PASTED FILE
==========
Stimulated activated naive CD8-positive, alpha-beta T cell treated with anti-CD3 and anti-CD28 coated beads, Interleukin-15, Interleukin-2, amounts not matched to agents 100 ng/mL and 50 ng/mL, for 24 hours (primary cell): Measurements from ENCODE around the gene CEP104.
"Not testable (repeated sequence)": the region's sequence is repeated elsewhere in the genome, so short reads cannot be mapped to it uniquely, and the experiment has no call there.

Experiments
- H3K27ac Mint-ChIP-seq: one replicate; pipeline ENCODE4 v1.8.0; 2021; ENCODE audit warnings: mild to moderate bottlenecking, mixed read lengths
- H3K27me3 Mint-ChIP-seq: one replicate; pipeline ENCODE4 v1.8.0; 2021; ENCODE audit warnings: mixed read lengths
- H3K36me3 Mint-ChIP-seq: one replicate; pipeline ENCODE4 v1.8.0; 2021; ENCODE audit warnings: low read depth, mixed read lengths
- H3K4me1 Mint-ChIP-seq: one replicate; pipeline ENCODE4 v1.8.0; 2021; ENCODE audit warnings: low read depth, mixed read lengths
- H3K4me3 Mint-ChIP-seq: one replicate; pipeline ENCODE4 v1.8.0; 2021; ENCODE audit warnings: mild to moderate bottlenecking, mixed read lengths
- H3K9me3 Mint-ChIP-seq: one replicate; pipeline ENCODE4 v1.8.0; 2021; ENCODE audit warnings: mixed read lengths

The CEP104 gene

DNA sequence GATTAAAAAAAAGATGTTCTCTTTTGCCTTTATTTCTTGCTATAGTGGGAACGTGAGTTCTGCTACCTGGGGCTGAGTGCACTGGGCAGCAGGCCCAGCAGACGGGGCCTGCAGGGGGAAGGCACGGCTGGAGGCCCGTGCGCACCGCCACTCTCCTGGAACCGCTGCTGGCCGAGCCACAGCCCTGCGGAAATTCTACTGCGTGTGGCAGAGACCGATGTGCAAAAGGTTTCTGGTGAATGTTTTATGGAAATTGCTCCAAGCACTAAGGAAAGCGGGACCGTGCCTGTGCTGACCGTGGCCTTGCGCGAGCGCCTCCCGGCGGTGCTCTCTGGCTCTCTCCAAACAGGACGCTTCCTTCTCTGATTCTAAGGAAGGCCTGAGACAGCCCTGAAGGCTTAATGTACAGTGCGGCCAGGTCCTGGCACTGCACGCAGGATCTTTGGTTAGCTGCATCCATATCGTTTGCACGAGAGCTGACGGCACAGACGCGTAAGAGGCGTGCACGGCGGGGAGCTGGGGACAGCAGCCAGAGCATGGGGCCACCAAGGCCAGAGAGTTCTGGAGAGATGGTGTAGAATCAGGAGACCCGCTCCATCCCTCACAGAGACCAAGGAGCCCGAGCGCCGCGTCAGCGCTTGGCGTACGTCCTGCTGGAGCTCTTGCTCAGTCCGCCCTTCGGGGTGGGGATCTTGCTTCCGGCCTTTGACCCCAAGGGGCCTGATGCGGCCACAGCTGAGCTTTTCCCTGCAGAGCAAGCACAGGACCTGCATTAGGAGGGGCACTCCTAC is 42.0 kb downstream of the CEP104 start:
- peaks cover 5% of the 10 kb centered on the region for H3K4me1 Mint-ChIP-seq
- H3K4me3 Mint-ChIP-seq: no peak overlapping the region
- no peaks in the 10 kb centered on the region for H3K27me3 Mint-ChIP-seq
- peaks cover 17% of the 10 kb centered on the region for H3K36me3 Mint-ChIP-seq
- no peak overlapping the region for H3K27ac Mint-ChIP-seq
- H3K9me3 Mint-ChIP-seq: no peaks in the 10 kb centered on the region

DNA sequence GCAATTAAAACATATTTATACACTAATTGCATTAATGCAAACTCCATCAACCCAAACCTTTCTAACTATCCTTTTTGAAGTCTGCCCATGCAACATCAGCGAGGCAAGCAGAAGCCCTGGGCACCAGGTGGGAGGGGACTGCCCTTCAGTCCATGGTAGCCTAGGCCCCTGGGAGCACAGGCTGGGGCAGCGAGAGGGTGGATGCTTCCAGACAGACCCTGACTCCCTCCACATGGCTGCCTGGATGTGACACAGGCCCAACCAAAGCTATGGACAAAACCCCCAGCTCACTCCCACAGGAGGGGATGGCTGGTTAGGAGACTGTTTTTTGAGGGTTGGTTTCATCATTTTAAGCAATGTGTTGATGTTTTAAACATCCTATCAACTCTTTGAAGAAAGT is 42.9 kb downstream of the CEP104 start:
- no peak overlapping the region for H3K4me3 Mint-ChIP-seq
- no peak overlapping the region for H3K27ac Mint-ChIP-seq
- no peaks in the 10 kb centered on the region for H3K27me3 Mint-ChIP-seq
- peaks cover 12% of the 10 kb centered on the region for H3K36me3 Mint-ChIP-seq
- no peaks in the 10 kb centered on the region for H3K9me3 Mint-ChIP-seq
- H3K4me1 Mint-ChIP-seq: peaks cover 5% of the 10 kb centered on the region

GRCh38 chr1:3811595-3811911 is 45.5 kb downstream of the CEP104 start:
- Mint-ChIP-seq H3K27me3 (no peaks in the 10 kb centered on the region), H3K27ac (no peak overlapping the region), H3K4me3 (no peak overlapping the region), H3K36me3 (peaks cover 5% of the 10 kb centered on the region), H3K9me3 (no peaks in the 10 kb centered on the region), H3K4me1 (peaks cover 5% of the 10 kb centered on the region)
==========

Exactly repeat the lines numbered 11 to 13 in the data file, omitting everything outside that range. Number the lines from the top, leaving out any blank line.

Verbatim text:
DNA sequence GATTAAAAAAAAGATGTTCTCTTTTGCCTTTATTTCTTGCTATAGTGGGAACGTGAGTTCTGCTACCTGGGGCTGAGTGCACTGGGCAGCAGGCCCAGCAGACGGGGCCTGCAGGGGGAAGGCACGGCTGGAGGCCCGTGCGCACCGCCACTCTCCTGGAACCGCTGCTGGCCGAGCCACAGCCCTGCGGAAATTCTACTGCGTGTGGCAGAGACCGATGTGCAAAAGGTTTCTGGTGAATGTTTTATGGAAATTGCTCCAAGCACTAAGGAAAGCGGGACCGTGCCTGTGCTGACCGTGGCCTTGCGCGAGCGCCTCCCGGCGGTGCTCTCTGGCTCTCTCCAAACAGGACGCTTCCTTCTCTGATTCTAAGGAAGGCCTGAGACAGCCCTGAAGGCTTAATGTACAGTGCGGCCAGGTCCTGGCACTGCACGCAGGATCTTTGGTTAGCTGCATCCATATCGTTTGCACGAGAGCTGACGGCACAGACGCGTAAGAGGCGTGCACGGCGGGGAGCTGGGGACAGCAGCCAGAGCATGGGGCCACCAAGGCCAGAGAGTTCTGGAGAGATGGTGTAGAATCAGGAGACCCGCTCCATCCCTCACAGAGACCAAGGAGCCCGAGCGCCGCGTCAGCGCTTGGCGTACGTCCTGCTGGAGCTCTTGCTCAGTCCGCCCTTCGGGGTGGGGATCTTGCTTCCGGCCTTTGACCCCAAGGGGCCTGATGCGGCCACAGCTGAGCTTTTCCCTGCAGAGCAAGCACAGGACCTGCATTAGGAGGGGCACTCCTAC is 42.0 kb downstream of the CEP104 start:
- peaks cover 5% of the 10 kb centered on the region for H3K4me1 Mint-ChIP-seq
- H3K4me3 Mint-ChIP-seq: no peak overlapping the region